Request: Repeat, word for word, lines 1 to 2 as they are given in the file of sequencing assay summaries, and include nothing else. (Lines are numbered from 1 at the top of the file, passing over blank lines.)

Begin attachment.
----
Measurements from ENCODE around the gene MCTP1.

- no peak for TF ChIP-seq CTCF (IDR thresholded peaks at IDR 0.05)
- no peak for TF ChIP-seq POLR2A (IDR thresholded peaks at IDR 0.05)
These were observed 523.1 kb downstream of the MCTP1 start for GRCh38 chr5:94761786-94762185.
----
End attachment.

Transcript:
Measurements from ENCODE around the gene MCTP1.

- no peak for TF ChIP-seq CTCF (IDR thresholded peaks at IDR 0.05)